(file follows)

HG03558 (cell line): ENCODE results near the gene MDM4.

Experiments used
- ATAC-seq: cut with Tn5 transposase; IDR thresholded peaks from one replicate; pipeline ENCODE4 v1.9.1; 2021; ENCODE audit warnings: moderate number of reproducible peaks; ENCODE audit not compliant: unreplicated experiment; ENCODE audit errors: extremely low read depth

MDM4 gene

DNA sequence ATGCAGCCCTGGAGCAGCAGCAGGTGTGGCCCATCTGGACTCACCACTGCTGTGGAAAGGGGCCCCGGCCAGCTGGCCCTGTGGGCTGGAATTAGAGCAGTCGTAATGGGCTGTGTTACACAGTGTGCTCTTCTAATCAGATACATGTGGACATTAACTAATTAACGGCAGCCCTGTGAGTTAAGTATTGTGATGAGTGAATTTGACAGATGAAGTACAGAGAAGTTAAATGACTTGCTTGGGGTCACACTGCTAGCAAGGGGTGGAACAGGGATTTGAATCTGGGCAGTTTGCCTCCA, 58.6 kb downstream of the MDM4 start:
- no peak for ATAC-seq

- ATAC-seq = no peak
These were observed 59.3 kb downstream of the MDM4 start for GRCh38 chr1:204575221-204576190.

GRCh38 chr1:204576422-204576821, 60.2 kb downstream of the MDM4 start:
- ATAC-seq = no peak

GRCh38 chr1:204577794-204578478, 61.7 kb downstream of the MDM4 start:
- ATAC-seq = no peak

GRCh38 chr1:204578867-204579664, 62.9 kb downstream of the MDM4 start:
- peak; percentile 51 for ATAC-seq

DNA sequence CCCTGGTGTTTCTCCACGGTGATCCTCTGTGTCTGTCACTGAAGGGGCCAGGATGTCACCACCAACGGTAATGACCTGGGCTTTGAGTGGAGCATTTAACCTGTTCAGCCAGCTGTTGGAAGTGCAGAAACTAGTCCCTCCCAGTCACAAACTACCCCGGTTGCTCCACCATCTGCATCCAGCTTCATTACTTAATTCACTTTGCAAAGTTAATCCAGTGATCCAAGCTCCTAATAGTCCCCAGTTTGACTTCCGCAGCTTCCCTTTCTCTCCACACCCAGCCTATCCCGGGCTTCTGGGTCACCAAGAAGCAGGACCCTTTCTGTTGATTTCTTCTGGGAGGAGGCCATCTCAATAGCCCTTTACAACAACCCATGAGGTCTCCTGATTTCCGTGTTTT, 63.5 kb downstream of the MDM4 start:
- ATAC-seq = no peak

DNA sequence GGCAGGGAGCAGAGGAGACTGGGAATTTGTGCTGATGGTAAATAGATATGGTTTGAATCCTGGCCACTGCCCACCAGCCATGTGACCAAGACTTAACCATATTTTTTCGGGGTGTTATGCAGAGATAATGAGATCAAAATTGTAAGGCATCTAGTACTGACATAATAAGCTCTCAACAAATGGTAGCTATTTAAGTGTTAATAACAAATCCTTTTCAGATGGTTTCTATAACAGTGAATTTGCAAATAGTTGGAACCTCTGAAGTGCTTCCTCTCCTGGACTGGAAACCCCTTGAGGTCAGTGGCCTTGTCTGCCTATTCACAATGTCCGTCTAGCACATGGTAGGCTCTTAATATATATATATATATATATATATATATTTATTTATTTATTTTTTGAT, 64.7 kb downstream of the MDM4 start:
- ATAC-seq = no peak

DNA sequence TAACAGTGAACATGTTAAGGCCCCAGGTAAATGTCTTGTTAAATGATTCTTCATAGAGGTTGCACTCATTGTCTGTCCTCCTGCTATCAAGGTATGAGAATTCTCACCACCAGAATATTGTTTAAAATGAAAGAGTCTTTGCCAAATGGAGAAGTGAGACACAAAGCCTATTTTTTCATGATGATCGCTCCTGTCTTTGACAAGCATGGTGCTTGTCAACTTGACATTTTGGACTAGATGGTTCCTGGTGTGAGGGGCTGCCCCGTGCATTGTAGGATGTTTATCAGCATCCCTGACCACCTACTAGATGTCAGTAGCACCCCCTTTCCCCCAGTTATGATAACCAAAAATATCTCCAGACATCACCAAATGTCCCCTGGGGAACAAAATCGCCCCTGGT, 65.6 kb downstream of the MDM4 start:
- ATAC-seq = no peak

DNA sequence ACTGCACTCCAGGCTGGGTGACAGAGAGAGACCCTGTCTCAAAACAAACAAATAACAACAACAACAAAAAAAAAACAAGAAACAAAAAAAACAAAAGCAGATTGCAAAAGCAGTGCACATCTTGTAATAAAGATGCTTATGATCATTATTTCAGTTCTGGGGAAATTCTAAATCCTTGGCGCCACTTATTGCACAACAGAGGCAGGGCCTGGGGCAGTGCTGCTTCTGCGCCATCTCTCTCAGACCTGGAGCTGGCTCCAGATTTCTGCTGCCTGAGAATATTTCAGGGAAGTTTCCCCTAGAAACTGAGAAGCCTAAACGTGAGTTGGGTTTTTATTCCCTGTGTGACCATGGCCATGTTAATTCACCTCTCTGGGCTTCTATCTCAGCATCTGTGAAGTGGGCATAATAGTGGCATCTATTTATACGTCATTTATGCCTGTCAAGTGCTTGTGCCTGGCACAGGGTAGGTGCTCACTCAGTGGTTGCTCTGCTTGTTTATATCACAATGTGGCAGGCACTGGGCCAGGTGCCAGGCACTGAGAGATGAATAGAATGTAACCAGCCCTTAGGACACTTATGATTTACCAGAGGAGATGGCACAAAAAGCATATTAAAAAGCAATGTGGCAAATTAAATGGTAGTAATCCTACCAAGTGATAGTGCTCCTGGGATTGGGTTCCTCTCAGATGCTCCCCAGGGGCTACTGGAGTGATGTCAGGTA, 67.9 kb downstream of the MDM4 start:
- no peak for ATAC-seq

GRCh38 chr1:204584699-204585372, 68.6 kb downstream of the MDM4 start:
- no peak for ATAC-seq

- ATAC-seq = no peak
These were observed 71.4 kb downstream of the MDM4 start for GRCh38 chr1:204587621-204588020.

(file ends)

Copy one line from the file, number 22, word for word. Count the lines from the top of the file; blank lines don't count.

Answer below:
- no peak for ATAC-seq